Omakase: Loosely translated, the term means “I’ll leave it to you.” At a sushi bar, it’s what you say when you’re willing to leave the selection to the chef. A sort of Japanese tasting menu, if you will.
Except that ordering omakase implies an even higher level of trust in the chef. You’ll be eating raw fish, after all, potentially including some things you’ve never had before. And you’re not as a rule told in advance how much the meal will set you back (though you can specify an upper limit).
The upside of the risk is that you’ll likely get the best that the sushi chef has to offer, often at a price considerably lower than if you’d ordered a la carte.
To test the waters, aficionados will order a couple of pieces of something familiar – nigiri tuna, say, or a small sashimi sampling – before taking the omakase plunge at a sushi bar they’ve never visited before.
The first time I dine at Kai, I skip that step and dive right in. The restaurant has only been in business a few weeks, having opened in May in North Raleigh’s Greystone Village shopping center. But I’m familiar with the skills of owner/sushi chef James Chung from his five-year stint at Hayashi in Wakefield. When I reviewed that restaurant in 2008, Chung impressed me with his handiwork, including a presentation called “giant sweet shrimp, fried head” that I still vividly recall.
My trust proves to be well-founded. Chung proceeds to wow me with a procession of dishes that begins with a deconstructed sunomono pairing petal-thin slices of octopus, surf clam, scallop and shrimp with a salad of seaweed and cucumber.
This is followed by fat-marbled cylinders of Scottish salmon (one of the featured fish listed under the “Today’s Fresh” heading on a chalkboard near the entrance) wrapped in ribbons of daikon. Then comes a small sampling from Kai’s extensive selection of house specialty rolls, confirming my theory that the best rolls are to be had at a restaurant where the traditional sushi is first-rate.
Next, Chung delivers an encore presentation of the giant sweet shrimp dish that has haunted me since that visit to Hayashi. Five years later, the dish lives up to my memory: a pair of prawn-size sashimi shrimp tails, flanked by their deep-fried heads, which have been prepared with such care that even their antennae remain intact. Delicately crisp as a potato chip, the heads (which are meant to be eaten) play a satisfying counterpoint to the supple, briny-sweet flesh of the tails.
The raw fish parade continues: morsels of Hawaiian amberjack, each topped with a translucent slice of jalapeño; a sampler of irreproachably fresh sashimi and tataki tuna, encircling a small dish of pickled wasabi, served on a bed of crushed ice; and a trio of nigiri (tuna, Japanese snapper and mackerel), each with a different garnish, set in a tidy row on a banana leaf.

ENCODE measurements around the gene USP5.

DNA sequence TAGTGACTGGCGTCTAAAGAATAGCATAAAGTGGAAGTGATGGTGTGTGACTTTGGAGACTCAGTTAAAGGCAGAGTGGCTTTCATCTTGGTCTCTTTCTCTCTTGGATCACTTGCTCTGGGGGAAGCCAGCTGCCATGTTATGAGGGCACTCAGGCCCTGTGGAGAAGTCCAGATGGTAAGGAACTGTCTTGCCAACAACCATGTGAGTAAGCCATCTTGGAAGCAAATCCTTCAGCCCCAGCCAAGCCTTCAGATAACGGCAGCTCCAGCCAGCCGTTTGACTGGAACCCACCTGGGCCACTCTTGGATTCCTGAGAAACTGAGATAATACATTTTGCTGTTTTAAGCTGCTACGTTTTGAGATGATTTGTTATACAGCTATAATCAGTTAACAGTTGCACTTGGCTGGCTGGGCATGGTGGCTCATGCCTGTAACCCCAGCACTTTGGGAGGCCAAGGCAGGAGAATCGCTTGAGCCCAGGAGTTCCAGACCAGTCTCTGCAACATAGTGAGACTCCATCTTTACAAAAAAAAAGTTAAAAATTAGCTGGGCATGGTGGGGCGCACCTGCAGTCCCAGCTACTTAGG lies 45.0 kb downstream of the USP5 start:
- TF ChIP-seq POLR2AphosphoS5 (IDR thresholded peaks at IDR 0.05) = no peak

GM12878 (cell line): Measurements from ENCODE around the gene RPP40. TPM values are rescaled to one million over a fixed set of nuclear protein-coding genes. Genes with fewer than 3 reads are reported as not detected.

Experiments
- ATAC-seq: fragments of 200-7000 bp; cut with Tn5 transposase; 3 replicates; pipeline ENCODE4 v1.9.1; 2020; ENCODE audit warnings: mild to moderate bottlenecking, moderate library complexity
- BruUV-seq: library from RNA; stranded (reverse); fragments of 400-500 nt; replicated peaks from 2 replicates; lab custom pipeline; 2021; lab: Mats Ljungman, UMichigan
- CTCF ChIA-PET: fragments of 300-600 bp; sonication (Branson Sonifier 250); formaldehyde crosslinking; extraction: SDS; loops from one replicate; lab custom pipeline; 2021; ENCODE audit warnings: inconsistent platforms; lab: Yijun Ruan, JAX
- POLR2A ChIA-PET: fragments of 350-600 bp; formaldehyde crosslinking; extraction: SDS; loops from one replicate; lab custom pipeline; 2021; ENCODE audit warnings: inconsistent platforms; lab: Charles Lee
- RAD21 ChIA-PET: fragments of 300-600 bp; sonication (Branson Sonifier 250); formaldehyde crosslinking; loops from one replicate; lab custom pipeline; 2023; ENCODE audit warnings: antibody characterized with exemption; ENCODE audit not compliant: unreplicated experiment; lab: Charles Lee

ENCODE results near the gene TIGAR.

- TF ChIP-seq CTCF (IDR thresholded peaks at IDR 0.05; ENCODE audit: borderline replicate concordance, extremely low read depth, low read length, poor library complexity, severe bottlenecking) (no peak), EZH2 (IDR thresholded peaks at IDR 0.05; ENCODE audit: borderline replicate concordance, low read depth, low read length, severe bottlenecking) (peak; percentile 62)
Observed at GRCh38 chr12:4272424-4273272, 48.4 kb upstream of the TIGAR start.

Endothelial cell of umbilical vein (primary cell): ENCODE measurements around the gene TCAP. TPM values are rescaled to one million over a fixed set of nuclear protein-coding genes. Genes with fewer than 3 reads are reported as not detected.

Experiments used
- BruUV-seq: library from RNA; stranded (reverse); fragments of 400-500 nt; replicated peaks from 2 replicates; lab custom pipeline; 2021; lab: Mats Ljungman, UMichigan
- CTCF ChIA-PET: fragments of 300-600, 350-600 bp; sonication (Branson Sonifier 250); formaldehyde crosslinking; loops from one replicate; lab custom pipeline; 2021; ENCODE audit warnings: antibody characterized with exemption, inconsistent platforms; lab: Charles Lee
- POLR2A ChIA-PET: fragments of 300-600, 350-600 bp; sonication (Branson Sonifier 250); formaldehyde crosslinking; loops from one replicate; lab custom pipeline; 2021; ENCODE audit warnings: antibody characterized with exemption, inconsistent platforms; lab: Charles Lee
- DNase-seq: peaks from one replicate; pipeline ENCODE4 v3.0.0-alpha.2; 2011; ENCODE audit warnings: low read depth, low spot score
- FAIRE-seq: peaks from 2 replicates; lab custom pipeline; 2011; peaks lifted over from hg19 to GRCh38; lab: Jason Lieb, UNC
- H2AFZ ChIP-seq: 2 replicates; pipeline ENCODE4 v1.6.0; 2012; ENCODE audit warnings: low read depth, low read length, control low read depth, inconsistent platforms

The feast begins to wind down with clams and mussels poached in a bowl of miso soup. Finally, a Hawaiian-accented goodbye in the form of a half portion of aloha roll: scallop, crab and shrimp tempura topped with seared albacore, avocado, garlic chips and spicy ponzu sauce.
That’s when I cry uncle. The tab comes to $50. That doesn’t include the bottle of chilled Hakutsuru sake I’ve been drinking, selected from a list that currently numbers 15. Pricey, yes. And worth every penny.
A few weeks later, I return with a companion. This time, we sit at a table in the dining room, whose contemporary Asian decor is framed in the subdued natural tones of dark wood tables, bamboo window shades, and hardwood floors. Our mission: to sample the kitchen menu.
After a complimentary dish of warm edamame, an order of tempura avocado delivers wedges of buttery goodness encased in a textbook crisp, light batter crust. Bamboo-skewered pork belly buns, topped with scallion kimchi and a sprinkle of sesame seeds, are another winner. Hamachikama, broiled yellowtail collar, is a symphony of sweet moist flesh and flame-charred surface.
From a small entree list that’s divided roughly equally between traditional Japanese fare and the dishes of Chung’s native Korea, we choose two. Panko-crusted pork cutlets (tonkatsu) are juicy and tender, and their accompaniments – pickled daikon, seaweed salad and fried rice – are clearly more than mere afterthoughts.
Bibimbap arrives in a large (and authentically hot) clay pot, which delivers the gratifyingly crunchy bottom layer of rice that’s a hallmark of the dish. Topped with seasonal vegetables, choice of protein (we opt for bulgogi, Korean barbecued beef), and a fried egg, Kai’s rendition is solidly executed if not spectacular.
We don’t order any of the half-dozen or so bento boxes, but the ones that arrive at a neighboring table midway through our entrees look tantalizing. Next time, I think I’ll try the pork bulgogi bento.
Unless I come into some unexpected money, that is – in which case I’ll be headed back to the sushi bar for another round of omakase.